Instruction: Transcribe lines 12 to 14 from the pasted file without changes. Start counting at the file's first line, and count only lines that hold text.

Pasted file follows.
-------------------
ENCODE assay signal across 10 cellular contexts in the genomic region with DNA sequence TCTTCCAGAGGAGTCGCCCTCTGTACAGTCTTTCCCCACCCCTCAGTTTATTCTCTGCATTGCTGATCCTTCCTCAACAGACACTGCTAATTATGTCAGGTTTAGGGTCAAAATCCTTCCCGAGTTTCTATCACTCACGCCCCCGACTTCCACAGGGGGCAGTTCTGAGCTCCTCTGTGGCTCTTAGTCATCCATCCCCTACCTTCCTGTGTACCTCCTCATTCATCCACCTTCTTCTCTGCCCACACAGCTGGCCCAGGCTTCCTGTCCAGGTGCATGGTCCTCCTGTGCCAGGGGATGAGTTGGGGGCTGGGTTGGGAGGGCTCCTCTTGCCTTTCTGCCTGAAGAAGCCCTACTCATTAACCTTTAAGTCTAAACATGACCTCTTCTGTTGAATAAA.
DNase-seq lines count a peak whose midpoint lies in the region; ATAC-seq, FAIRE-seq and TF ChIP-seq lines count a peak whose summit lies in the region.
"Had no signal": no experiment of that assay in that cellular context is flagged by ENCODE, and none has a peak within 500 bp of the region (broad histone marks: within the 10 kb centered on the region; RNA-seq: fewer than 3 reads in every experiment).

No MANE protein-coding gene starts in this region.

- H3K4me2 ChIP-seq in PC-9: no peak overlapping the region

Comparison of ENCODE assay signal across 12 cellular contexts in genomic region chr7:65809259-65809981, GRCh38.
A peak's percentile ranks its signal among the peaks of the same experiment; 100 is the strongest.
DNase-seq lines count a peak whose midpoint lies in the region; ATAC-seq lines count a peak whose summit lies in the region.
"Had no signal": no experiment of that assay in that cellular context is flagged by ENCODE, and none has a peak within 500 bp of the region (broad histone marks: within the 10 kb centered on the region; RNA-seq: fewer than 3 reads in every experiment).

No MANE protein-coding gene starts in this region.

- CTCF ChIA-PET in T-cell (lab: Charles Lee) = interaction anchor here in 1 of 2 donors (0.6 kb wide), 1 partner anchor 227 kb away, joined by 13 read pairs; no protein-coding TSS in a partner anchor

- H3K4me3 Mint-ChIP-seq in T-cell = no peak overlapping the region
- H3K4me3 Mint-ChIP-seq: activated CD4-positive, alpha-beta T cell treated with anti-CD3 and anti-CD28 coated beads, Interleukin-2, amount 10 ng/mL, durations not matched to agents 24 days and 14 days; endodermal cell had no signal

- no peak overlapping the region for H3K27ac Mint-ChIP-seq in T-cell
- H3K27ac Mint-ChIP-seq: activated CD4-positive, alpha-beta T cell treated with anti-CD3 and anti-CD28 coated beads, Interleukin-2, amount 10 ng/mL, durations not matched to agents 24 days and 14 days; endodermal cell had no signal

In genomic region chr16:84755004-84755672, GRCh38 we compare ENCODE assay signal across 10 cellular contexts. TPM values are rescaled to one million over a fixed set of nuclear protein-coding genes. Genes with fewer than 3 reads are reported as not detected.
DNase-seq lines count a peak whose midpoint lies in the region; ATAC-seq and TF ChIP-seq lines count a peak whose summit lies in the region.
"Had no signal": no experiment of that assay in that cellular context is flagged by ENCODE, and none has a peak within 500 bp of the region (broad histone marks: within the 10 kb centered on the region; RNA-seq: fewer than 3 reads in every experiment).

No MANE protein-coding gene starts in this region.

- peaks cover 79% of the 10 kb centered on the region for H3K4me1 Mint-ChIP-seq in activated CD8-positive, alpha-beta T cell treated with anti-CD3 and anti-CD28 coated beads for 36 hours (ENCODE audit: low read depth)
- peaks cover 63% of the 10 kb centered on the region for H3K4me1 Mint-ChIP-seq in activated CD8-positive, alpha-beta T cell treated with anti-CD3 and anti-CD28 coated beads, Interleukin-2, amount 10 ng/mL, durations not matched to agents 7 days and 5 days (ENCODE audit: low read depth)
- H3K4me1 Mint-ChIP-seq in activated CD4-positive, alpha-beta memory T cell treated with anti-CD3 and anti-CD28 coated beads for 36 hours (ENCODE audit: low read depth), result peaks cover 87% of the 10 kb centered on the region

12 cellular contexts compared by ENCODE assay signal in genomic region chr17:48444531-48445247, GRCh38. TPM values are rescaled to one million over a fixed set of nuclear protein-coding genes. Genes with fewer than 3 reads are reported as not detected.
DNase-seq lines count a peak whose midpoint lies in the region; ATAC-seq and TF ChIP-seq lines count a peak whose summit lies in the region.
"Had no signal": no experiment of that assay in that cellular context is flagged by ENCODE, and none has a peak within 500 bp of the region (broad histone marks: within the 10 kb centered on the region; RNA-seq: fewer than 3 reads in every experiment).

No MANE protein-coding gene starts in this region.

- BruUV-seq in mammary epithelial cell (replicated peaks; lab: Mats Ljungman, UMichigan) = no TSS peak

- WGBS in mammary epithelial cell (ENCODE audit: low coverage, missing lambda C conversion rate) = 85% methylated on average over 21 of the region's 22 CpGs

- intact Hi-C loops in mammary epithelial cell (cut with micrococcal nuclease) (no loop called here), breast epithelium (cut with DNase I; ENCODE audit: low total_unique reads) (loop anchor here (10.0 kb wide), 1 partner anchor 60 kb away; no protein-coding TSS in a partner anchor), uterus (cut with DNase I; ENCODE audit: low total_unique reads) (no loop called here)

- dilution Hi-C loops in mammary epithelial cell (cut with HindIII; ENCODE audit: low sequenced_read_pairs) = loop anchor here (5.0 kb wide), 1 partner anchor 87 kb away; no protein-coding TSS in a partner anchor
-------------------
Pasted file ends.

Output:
- H3K4me3 Mint-ChIP-seq in T-cell = no peak overlapping the region
- H3K4me3 Mint-ChIP-seq: activated CD4-positive, alpha-beta T cell treated with anti-CD3 and anti-CD28 coated beads, Interleukin-2, amount 10 ng/mL, durations not matched to agents 24 days and 14 days; endodermal cell had no signal

- no peak overlapping the region for H3K27ac Mint-ChIP-seq in T-cell